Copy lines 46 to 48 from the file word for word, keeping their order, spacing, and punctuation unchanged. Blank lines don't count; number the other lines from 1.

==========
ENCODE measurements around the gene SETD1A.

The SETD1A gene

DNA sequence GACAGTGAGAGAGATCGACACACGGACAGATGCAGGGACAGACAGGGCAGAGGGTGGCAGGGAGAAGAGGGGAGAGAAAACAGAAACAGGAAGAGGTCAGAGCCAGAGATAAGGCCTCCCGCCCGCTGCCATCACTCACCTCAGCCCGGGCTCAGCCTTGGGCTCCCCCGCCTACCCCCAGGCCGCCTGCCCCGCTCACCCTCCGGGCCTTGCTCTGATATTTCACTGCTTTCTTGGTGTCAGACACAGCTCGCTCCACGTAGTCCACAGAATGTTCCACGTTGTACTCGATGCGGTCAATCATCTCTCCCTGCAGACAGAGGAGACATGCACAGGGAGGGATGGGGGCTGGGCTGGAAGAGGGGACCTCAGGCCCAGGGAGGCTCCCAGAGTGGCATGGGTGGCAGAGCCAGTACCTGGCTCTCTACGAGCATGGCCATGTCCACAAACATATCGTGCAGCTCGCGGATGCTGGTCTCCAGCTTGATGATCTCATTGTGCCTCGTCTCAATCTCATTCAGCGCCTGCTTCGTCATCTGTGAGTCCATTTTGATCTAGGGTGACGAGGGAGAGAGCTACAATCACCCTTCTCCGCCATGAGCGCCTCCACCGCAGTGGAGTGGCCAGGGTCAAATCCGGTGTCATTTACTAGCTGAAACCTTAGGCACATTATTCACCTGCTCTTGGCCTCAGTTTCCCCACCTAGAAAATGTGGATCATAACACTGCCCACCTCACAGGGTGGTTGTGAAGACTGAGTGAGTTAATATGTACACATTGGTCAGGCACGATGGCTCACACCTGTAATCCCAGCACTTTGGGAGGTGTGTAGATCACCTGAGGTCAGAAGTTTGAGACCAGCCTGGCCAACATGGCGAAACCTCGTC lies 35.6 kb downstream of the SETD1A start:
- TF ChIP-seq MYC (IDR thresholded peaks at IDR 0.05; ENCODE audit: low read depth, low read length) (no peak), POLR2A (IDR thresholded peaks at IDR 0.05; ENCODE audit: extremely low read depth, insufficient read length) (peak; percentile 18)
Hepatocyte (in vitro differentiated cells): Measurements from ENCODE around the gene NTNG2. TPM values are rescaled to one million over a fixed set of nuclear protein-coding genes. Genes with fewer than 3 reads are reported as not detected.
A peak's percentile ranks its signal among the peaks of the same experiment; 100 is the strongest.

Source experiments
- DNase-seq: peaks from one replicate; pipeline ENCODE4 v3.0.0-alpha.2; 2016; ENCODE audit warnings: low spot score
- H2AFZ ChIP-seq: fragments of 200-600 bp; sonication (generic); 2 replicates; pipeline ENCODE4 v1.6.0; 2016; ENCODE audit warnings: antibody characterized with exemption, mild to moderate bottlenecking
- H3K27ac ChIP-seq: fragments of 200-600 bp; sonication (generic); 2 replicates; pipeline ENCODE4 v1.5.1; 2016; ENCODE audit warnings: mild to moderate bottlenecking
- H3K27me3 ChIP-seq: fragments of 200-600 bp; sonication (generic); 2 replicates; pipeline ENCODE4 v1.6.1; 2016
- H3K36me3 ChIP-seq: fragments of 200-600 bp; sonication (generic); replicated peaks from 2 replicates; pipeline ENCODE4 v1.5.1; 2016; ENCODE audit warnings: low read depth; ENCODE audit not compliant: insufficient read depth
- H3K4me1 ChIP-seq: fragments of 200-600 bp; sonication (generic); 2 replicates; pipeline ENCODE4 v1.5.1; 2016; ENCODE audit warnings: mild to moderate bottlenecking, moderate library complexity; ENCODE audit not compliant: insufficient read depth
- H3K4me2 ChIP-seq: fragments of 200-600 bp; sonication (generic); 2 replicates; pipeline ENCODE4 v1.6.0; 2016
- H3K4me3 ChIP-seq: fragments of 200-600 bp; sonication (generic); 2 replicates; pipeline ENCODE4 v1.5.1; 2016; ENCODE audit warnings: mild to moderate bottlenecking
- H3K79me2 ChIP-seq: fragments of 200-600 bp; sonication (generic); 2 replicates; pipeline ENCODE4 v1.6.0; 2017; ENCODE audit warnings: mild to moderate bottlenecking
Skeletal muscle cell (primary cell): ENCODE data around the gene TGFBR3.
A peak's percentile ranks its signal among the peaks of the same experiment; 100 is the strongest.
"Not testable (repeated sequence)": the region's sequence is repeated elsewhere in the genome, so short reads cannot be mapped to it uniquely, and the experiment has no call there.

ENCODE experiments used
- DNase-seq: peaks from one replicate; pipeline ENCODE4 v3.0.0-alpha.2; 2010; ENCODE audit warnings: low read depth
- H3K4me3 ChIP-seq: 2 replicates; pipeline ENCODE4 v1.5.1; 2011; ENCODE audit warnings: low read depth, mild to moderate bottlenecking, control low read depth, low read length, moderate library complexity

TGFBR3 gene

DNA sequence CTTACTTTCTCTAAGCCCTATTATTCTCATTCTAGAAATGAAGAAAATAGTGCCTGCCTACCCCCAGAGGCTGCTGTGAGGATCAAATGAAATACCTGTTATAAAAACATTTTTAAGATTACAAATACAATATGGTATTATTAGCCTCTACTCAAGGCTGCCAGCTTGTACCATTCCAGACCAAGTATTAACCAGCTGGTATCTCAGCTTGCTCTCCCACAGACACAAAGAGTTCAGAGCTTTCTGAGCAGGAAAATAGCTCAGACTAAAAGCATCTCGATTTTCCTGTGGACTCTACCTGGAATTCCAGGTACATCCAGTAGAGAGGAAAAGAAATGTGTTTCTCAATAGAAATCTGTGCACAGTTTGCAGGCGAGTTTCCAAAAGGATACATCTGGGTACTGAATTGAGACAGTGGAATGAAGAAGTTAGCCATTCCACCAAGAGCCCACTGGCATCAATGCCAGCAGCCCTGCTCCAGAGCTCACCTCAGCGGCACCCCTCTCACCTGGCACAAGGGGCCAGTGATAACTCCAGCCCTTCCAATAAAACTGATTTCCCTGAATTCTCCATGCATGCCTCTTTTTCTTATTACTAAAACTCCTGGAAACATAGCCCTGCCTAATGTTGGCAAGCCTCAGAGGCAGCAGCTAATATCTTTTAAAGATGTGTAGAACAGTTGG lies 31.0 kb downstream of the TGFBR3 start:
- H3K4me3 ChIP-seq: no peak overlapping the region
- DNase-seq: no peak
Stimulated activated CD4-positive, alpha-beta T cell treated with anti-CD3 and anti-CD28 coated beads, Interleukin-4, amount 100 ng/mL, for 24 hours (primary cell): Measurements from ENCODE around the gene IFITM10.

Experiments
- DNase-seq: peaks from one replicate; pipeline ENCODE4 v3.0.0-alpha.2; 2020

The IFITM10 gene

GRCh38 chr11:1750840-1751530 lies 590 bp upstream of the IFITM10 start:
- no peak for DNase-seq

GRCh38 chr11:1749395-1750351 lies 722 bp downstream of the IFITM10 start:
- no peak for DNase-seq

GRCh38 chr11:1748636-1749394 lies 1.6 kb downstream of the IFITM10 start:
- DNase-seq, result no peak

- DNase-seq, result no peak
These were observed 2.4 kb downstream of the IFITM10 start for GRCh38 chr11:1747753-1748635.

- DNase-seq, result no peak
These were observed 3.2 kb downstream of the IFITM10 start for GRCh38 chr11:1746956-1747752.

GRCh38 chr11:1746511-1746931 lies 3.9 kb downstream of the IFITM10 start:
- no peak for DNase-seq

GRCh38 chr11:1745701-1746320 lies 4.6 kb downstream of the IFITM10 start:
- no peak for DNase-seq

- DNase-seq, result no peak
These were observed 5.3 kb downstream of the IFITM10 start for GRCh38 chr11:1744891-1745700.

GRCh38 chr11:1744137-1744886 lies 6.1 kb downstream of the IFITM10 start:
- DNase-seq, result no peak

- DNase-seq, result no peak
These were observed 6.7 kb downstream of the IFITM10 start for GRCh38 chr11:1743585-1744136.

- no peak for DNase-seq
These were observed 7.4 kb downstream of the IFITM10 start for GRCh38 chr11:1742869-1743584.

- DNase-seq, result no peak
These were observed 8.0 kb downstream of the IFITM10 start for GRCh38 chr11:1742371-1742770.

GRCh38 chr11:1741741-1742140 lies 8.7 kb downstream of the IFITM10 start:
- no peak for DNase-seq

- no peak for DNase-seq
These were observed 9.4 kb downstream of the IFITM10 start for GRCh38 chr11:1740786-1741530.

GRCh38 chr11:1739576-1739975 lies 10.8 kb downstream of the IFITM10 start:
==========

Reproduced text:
These were observed 5.3 kb downstream of the IFITM10 start for GRCh38 chr11:1744891-1745700.

GRCh38 chr11:1744137-1744886 lies 6.1 kb downstream of the IFITM10 start:
- DNase-seq, result no peak